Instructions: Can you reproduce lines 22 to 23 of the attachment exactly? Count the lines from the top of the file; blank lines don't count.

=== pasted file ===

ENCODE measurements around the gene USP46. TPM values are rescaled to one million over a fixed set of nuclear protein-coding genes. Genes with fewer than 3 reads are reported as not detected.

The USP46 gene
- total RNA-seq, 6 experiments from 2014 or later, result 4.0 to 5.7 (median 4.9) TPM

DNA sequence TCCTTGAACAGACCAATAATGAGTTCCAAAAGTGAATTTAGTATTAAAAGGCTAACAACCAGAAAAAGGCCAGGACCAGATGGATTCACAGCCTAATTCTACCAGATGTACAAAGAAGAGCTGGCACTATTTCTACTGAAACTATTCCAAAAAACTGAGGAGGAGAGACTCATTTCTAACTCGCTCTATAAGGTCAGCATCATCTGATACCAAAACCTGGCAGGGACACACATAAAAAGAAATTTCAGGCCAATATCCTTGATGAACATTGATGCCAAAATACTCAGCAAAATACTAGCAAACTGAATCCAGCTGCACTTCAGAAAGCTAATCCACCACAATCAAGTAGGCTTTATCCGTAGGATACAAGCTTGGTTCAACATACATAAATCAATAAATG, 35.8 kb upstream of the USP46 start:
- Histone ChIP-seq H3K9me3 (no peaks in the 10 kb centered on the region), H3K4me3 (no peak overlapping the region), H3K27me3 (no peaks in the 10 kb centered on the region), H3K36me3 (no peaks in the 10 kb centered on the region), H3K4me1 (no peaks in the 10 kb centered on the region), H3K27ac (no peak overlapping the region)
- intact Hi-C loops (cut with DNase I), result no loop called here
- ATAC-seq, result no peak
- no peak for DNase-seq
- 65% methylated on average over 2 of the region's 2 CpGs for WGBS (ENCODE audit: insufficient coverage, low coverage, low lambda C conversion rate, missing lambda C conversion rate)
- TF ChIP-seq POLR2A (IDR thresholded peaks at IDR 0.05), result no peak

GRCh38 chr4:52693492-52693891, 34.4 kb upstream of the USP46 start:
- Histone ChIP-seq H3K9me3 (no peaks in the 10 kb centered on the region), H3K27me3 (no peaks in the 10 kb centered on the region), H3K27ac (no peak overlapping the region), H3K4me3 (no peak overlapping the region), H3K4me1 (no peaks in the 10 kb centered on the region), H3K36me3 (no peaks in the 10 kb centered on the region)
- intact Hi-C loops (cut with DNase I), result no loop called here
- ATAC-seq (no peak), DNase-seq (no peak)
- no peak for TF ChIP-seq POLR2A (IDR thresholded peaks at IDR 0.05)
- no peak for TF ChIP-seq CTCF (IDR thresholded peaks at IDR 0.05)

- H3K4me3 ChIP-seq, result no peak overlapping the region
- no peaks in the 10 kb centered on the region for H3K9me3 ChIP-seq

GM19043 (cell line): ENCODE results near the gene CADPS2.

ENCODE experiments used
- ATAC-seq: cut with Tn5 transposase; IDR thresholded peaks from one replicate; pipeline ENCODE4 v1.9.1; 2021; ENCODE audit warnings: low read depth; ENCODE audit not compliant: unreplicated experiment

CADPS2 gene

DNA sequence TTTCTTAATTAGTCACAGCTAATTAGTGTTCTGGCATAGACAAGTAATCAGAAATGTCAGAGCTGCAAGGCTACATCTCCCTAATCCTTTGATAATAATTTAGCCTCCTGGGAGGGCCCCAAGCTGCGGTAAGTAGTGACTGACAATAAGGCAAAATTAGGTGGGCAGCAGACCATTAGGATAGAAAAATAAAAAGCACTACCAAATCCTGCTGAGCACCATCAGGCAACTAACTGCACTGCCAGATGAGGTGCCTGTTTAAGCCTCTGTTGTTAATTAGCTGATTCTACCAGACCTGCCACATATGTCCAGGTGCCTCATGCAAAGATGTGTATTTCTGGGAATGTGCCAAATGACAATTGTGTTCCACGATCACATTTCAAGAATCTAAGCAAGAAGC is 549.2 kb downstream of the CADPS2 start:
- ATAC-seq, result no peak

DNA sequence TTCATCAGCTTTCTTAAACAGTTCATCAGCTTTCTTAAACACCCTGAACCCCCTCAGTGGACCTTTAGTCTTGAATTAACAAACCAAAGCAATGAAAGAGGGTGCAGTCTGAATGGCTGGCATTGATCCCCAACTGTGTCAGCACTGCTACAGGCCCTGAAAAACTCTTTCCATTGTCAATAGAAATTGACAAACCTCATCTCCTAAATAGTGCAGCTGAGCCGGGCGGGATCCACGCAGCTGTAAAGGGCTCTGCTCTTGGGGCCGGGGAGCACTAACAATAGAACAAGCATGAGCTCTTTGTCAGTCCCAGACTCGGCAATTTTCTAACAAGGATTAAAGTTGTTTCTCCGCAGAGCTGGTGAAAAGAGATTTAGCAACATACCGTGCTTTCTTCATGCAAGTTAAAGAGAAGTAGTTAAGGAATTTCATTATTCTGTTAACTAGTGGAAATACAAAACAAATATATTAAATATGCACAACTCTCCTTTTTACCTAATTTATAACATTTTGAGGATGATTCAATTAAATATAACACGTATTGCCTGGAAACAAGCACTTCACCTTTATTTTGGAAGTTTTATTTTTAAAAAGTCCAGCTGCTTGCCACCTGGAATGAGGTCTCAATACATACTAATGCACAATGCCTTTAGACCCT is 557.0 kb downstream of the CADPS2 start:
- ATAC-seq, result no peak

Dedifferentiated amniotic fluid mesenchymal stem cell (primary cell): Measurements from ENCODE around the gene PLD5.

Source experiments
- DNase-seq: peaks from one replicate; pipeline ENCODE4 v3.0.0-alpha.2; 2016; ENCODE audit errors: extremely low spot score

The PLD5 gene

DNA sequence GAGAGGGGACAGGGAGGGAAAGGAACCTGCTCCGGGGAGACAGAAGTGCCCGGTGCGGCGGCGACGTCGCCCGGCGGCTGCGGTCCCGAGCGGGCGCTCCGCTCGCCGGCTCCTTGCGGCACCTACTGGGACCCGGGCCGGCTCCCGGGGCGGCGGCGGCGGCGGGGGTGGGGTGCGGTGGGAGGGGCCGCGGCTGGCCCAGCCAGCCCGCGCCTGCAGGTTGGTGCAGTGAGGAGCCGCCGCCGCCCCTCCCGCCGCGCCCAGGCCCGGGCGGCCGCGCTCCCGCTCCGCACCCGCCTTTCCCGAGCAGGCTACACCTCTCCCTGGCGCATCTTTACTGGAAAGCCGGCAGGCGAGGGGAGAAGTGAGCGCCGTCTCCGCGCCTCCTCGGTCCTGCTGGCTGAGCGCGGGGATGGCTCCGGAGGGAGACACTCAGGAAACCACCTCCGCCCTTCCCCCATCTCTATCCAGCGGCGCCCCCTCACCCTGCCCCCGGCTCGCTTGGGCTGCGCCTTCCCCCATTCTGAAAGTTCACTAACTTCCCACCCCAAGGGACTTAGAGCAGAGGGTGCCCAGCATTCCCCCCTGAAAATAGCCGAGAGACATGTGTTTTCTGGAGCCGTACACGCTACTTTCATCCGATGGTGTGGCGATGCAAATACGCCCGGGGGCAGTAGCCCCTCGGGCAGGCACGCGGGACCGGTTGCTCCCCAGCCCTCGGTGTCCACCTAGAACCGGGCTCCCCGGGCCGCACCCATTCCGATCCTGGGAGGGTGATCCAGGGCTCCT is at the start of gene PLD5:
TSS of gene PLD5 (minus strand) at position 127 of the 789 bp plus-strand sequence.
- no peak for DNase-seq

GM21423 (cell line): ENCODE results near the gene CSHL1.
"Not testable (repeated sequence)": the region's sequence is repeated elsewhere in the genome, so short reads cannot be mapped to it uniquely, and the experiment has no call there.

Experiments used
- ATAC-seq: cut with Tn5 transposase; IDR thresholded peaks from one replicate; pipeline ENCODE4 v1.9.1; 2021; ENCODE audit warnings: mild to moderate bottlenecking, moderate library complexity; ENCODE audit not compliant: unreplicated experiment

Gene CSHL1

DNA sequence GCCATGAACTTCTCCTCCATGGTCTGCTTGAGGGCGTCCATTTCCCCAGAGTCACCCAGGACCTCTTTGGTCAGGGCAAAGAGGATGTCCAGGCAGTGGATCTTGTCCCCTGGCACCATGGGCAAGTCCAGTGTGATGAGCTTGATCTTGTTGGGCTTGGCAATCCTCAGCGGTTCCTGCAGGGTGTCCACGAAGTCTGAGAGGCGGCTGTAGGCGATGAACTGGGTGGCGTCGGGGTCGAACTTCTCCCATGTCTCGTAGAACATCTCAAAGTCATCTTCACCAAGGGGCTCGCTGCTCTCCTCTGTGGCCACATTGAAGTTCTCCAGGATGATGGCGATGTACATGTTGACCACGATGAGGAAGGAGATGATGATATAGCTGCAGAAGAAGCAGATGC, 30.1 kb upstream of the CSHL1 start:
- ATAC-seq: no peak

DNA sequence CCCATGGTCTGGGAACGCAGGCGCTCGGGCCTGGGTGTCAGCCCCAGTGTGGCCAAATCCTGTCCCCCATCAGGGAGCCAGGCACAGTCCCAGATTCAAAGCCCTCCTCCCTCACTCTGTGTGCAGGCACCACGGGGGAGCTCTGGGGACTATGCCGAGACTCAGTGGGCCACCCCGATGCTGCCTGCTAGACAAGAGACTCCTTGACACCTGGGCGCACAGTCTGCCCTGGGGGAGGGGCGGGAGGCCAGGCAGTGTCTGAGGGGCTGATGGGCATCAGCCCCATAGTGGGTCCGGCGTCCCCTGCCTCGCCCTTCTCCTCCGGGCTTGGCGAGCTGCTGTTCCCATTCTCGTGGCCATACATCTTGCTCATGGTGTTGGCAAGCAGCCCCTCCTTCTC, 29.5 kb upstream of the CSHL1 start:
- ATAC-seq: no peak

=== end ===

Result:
CADPS2 gene

DNA sequence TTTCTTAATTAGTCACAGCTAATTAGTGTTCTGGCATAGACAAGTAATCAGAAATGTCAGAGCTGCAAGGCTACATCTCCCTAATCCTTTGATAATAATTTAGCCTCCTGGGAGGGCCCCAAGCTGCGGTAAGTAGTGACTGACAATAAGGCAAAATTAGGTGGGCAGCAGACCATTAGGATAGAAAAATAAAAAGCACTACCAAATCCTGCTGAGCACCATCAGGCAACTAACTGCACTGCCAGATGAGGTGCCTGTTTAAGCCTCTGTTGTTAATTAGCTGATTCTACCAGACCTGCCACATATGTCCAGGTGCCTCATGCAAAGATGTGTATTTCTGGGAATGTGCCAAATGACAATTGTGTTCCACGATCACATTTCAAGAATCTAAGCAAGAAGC is 549.2 kb downstream of the CADPS2 start: